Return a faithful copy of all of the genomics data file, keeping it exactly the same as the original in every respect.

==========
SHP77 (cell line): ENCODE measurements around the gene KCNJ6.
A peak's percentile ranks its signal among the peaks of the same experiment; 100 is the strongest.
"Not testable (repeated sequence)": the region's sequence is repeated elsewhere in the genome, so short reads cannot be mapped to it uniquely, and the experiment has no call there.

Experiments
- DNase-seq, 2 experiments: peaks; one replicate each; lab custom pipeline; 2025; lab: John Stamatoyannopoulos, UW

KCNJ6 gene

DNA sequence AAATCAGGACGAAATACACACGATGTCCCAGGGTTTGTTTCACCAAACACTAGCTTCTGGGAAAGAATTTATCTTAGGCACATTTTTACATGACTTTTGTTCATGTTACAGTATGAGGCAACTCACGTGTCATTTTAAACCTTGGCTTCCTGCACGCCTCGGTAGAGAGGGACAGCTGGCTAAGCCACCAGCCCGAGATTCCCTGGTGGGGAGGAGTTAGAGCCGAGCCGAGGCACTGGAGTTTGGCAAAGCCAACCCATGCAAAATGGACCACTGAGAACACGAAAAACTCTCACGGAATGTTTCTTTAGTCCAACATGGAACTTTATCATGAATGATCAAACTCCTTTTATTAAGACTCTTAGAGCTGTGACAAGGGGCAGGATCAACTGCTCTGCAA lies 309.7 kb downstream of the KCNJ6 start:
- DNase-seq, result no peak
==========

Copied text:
SHP77 (cell line): ENCODE measurements around the gene KCNJ6.
A peak's percentile ranks its signal among the peaks of the same experiment; 100 is the strongest.
"Not testable (repeated sequence)": the region's sequence is repeated elsewhere in the genome, so short reads cannot be mapped to it uniquely, and the experiment has no call there.

Experiments
- DNase-seq, 2 experiments: peaks; one replicate each; lab custom pipeline; 2025; lab: John Stamatoyannopoulos, UW

KCNJ6 gene

DNA sequence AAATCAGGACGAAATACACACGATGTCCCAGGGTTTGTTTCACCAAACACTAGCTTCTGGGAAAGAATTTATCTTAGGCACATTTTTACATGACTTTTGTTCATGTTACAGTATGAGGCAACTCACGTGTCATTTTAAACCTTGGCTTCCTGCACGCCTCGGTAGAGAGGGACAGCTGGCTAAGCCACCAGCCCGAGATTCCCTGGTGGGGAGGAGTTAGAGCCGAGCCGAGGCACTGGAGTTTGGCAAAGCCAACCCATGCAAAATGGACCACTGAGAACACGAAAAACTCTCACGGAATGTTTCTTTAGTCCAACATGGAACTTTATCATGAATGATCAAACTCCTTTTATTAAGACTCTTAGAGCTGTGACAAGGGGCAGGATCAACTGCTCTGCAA lies 309.7 kb downstream of the KCNJ6 start:
- DNase-seq, result no peak